Collaborative Painting of Sixteen Arhats

Various artists/makers

Not on view

For this collaboration, sixteen artists depicted one each of the Sixteen Arhats (Japanese: Jūroku Rakan), a group of Buddhist saints who reject all worldly passions and exist in various realms of the Buddhist world in order to promulgate the so-called Just Law—the true teachings of the Buddha, which are inherently prone to degeneration over time.

The sixteen artists were all key players in painting circles in the city of Kyoto in the 1880s. They include major figues like Mori Kansai, who, after the death of the leading painter Shiokawa Bunrin (1808–1877), stood at the center of Kyoto painting circles as the head of the Kyoto painting group Jounsha, many of whose members can also be found among the collaborators. The late Bunrin’s own son, Ichidō, painted the partially hidden figure in profile at middle left. Another particularly important collaborator on this work, and along with Mori Kansai the oldest of the group, is Tanomura Chokunyū. Chokunyū was a leading figure of the literati painting movement, which is also well represented in this work. A number of the painters are associated with the naturalistic painting style of the Shijō School. Nearly all the painters whose names and pictures appear on this work were at one time or another after its founding in 1880 affiliated with the Kyoto Prefectural School of Painting (Kyōto-fu Ga-gakkō), Japan’s first ever art educational institution. In addition to one of its founders, Kōno Bairei, well over half of the artist’s represented in this work are known to have taught at the school in the 1880s.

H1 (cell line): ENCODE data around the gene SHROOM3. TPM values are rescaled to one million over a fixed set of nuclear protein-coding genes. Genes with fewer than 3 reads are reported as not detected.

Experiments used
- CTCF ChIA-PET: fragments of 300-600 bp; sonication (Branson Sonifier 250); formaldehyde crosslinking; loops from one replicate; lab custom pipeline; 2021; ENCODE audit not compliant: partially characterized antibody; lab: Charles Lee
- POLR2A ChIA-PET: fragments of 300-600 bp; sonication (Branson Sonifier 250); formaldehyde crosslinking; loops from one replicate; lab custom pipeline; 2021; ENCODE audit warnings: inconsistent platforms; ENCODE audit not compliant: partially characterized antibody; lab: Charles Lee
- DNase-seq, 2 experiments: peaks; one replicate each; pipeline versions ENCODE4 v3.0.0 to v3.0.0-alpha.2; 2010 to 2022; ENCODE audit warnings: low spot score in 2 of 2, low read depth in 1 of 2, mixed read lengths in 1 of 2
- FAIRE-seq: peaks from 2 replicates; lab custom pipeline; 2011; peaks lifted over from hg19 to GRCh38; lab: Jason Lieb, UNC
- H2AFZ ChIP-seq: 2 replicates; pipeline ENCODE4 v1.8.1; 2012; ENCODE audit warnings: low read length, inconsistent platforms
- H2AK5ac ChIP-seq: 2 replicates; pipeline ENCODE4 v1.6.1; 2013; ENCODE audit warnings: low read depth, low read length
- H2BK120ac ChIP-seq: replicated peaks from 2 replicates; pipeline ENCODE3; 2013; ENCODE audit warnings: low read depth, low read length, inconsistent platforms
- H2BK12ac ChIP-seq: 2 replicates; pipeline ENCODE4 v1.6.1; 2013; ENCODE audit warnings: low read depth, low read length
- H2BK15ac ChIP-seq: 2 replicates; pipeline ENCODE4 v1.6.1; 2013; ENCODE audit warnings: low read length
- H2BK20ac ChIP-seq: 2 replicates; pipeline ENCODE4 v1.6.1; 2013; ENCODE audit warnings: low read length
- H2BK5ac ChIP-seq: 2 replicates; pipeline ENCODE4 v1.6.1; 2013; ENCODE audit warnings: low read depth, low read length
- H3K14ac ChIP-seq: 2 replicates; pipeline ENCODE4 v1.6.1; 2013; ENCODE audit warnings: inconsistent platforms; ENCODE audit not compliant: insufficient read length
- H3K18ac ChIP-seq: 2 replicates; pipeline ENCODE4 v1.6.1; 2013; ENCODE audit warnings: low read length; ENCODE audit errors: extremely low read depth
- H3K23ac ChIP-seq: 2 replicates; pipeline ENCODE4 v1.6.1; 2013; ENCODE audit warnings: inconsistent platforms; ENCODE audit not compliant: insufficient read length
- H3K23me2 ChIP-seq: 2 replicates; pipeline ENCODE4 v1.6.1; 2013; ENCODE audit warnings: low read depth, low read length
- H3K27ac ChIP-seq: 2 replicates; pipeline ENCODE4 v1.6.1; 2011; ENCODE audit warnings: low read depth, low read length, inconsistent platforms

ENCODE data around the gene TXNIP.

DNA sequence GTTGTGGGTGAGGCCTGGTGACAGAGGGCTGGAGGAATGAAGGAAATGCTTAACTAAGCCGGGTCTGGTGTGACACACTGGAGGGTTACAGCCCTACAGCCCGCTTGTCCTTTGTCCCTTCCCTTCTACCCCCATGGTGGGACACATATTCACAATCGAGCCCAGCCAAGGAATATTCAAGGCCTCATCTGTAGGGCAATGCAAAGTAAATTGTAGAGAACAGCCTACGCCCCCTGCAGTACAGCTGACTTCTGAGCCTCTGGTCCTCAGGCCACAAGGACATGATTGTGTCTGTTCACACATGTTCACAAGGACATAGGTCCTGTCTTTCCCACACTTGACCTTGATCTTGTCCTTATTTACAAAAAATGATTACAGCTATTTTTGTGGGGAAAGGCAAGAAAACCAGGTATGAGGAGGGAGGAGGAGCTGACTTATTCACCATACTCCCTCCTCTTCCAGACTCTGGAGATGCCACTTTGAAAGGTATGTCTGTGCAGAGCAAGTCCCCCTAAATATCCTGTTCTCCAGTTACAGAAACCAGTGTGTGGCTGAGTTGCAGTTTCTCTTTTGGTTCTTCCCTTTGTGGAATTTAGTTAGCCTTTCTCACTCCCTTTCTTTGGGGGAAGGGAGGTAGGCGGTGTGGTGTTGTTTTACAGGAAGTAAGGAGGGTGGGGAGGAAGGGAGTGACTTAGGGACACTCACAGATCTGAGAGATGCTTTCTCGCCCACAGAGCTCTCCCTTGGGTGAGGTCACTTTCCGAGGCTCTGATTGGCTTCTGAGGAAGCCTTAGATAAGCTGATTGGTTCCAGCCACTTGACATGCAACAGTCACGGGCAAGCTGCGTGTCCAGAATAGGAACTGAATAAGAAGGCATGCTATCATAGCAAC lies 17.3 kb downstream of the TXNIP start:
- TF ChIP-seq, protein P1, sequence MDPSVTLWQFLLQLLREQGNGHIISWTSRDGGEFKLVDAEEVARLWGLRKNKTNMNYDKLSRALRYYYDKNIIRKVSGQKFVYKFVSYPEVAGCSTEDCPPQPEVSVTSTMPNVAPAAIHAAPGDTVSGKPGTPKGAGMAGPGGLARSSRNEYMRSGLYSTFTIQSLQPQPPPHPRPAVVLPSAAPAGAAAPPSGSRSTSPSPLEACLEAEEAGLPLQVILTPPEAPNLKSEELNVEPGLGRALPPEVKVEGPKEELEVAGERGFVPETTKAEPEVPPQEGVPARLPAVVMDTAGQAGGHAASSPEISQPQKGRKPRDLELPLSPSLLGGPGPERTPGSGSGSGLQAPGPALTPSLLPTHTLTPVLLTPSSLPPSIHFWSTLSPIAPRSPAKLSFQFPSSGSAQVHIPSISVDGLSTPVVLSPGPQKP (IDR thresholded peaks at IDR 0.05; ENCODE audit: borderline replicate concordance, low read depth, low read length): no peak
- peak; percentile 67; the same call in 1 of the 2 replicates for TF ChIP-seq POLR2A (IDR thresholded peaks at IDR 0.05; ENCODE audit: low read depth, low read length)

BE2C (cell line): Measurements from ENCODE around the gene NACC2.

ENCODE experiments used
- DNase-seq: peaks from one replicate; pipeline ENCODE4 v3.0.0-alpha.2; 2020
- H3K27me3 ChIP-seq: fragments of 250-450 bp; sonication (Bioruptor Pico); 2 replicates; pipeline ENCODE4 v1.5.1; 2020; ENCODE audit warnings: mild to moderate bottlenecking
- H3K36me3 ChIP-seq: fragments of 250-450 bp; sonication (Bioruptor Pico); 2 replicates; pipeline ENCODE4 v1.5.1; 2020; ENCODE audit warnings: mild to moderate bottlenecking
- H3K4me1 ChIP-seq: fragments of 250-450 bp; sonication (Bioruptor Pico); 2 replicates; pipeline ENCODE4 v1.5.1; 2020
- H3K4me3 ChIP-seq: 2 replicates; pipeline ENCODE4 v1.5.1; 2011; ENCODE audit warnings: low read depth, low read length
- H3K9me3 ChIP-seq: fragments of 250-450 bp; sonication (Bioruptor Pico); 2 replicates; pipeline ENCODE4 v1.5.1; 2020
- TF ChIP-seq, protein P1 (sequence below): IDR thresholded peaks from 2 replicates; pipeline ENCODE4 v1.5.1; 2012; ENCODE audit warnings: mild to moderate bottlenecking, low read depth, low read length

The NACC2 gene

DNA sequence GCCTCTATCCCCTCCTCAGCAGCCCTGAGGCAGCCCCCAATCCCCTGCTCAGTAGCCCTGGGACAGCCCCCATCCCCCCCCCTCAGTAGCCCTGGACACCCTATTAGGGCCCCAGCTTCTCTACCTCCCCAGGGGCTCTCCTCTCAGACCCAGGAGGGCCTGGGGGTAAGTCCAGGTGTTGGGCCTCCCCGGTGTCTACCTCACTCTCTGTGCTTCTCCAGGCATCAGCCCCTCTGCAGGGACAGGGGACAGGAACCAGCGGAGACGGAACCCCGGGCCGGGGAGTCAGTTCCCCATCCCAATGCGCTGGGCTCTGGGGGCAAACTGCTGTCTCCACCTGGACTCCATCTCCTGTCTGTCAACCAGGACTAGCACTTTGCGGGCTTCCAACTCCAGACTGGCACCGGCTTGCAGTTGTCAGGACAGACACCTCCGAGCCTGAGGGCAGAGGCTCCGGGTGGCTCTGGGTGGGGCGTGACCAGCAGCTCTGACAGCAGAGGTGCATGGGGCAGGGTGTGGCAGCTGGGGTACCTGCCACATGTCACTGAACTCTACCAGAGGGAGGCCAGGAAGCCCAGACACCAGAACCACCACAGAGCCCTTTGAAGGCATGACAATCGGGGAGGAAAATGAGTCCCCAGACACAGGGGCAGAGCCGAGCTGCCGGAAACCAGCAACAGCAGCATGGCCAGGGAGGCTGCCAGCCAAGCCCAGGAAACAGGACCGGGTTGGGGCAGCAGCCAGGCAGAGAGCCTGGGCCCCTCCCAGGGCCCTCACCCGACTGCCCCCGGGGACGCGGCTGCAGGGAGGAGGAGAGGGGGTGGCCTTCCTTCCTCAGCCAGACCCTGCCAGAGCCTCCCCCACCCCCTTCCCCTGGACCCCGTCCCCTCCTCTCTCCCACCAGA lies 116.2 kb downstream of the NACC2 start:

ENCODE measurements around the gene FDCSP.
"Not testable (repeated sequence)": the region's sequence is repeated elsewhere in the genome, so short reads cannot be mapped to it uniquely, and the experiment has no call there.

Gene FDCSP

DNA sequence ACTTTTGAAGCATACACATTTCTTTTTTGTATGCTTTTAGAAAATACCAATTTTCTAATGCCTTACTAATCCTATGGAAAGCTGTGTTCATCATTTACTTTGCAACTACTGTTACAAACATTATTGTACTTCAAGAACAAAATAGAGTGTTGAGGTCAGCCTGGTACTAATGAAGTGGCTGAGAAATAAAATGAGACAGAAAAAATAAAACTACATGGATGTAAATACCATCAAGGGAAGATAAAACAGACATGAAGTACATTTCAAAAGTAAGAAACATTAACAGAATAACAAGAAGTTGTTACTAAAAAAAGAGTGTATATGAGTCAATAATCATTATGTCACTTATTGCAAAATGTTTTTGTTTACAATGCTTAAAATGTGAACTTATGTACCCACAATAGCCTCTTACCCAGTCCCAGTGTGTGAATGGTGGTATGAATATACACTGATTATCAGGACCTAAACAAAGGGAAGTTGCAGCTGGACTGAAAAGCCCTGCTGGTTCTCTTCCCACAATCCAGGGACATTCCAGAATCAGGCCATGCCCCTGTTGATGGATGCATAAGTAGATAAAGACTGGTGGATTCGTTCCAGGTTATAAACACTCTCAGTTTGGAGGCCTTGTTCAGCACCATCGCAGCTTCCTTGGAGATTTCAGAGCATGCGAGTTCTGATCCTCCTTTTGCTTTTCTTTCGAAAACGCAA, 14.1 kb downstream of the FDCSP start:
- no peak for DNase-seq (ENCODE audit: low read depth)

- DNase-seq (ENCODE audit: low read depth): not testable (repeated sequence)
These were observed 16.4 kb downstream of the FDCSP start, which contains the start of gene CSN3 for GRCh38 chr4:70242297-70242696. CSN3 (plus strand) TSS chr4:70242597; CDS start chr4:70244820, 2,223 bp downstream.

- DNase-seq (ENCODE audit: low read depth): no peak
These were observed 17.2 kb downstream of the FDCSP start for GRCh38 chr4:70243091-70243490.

Collaborative Painting of Sixteen Arhats, Suzuki Hyakunen 鈴木百年 (Japanese, 1825–1891), Hanging scroll; ink and color on satin, Japan

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